Anobit acquisition keeps Apple ahead in flash memory

Apple's reported acquisition of Anobit gets it into the flash memory big leagues--if it wasn't there already.

The reported acquisition of Anobit should catapult Apple into the ranks of leading flash memory companies and mirrors what it has done with the A series of chips in its iPhone and iPad.

Apple is in the process of buying Anobit , an Israel-based flash memory firm, according to Israel's Calcalist business news site. The purchase price isn't small--in the range of $400 million to $500 million, according to reports.

So, what does a payout in that range bring to Apple? First of all, it's important to understand that Apple is not a flash memory neophyte, according to Gregory Wong, president of Forward Insights, a flash memory market intelligence company.

"They already develop their own flash management tech," he said. Anobit, therefore, strengthens Apple's existing in-house flash memory expertise, according to Wong.

Anobit
Anobit's mobile storage. Anobit

But engineering flash memory so it's reliable is an enormous challenge. Just ask companies like Intel, Micron Technology, or SanDisk who have spent billions of dollars trying to make ever faster yet reliable flash memory and solid-state drives.

As NAND flash memory geometries get smaller and more bits are stored in each memory cell, the cells become more susceptible to electrical interference and disturbance, resulting in more data errors. Sometimes referred to "read and program disturb."

Anobit has developed a memory signal processor, or MSP, that is able to manage very high bit error rates and extend the life of flash memory devices, according to Wong. (Spelled out in more detail here PDF).

This is a big issue in the flash memory business these days because it's the difference between a high-quality, long-lasting solid-state drive and a mediocre one that may peter out prematurely.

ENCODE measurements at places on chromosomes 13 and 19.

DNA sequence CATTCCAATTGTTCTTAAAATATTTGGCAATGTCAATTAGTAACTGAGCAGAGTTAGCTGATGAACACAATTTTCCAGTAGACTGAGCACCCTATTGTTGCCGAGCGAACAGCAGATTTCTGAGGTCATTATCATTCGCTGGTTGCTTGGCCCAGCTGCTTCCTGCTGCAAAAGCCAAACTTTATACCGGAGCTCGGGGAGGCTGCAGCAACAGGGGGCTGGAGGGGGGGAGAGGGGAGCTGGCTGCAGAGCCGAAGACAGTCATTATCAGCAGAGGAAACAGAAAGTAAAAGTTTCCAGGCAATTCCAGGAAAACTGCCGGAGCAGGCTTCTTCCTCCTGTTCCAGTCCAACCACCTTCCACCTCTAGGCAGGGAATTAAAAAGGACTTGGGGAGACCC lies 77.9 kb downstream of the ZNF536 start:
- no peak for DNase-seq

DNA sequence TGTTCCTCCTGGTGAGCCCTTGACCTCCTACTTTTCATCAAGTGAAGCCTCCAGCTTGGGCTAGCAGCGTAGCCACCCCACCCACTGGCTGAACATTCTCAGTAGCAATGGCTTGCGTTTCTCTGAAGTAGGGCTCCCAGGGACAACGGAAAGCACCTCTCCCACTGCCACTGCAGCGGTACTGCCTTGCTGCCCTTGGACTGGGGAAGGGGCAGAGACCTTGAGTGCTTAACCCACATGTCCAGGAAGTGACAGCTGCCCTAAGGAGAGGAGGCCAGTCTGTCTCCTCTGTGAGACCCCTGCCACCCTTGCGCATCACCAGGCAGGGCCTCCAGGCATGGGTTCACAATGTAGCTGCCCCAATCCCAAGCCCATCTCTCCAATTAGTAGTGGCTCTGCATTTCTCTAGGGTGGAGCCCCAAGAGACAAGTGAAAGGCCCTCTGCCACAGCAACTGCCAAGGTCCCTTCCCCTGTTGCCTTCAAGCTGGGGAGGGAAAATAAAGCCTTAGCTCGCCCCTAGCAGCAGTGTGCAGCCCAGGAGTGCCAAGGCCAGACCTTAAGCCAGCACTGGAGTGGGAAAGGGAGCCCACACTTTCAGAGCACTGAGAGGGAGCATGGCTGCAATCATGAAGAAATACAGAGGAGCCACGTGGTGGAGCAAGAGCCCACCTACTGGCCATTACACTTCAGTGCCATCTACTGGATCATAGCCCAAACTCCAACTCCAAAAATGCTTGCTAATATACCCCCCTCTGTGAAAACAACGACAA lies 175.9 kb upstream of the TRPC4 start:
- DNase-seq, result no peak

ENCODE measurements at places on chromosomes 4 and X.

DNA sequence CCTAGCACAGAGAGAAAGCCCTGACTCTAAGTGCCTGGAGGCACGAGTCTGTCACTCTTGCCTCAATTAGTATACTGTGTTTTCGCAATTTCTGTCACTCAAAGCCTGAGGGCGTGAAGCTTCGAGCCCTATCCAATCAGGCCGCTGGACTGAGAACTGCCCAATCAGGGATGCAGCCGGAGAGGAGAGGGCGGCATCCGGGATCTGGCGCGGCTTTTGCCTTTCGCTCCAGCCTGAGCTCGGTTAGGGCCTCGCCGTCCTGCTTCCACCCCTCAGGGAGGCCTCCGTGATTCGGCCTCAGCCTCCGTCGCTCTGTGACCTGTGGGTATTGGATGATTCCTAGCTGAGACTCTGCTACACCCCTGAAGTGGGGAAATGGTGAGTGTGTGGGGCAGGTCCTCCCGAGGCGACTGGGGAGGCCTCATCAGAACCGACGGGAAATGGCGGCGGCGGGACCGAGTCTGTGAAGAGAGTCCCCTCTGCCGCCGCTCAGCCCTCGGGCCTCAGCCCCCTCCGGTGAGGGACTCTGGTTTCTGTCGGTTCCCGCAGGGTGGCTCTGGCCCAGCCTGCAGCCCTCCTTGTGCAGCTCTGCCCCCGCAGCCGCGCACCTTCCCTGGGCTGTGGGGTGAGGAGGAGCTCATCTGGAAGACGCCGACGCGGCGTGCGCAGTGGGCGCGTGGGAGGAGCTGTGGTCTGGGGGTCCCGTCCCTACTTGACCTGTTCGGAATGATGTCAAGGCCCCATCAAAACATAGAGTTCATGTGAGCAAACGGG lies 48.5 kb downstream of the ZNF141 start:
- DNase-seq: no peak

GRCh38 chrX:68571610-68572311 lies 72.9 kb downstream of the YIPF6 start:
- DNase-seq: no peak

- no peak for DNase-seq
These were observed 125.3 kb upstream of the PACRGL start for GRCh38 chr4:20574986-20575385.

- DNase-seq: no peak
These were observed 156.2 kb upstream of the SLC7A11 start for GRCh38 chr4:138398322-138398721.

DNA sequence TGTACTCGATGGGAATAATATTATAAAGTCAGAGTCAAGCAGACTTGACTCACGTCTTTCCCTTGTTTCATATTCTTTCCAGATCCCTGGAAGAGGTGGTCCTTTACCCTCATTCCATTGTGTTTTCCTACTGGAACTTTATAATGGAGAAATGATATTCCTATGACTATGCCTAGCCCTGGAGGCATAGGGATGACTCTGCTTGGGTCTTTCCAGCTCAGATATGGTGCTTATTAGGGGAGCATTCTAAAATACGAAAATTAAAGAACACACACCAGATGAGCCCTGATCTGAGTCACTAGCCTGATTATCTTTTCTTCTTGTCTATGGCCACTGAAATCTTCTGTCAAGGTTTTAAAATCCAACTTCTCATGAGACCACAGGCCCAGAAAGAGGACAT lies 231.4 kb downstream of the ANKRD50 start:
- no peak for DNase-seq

And that is important to Apple since practically all of its marquee devices now use flash as the storage medium, not traditional rotating drives.

Add this burgeoning flash expertise to Apple's formidable in-house system-on-a-chip know-how, as manifested in its A5 series of chips, and you have the makings of a chip design giant, albeit one deftly hidden inside of a device maker.

It wasn't too long ago that Apple made similar acquisitions to establish itself as a leading designer of processors used in its iPhones and iPads. Past chip company purchases include Intrinsity and P.A. Semi.

Those have seemed to have worked. Apple's dual-core A5 processor powers both the iPad 2 and iPhone 4S and is a big reason both devices have been well-received by consumers.

Updated at 6:50 a.m. PT with a clarification of a quote from Gregory Wong.

About the author

Brooke Crothers writes about mobile computer systems, including laptops, tablets, smartphones: how they define the computing experience and the hardware that makes them tick. He has served as an editor at large at CNET News and a contributing reporter to The New York Times' Bits and Technology sections. His interest in things small began when living in Tokyo in a very small apartment for a very long time.

 

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